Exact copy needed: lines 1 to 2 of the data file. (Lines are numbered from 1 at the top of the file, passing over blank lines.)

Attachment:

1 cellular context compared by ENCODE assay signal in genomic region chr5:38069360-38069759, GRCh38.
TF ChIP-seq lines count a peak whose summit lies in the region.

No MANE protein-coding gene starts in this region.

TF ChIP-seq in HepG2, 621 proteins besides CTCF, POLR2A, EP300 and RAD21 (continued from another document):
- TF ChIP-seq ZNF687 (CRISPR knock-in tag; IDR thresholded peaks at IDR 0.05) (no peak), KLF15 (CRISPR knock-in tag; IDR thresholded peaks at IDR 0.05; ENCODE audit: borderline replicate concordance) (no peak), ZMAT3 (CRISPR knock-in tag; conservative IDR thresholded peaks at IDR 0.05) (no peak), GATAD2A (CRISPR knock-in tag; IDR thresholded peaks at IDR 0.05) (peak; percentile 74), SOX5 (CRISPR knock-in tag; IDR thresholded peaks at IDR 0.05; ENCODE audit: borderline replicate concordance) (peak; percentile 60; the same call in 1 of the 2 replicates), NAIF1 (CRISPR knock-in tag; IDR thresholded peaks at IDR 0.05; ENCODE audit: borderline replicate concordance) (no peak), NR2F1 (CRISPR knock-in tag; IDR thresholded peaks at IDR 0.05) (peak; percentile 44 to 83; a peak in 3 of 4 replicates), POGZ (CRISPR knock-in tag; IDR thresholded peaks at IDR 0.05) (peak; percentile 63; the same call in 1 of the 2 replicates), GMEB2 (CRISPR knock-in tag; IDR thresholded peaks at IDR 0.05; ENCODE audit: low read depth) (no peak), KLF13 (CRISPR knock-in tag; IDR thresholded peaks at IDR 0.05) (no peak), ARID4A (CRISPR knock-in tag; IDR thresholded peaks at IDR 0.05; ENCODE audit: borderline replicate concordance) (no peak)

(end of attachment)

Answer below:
1 cellular context compared by ENCODE assay signal in genomic region chr5:38069360-38069759, GRCh38.
TF ChIP-seq lines count a peak whose summit lies in the region.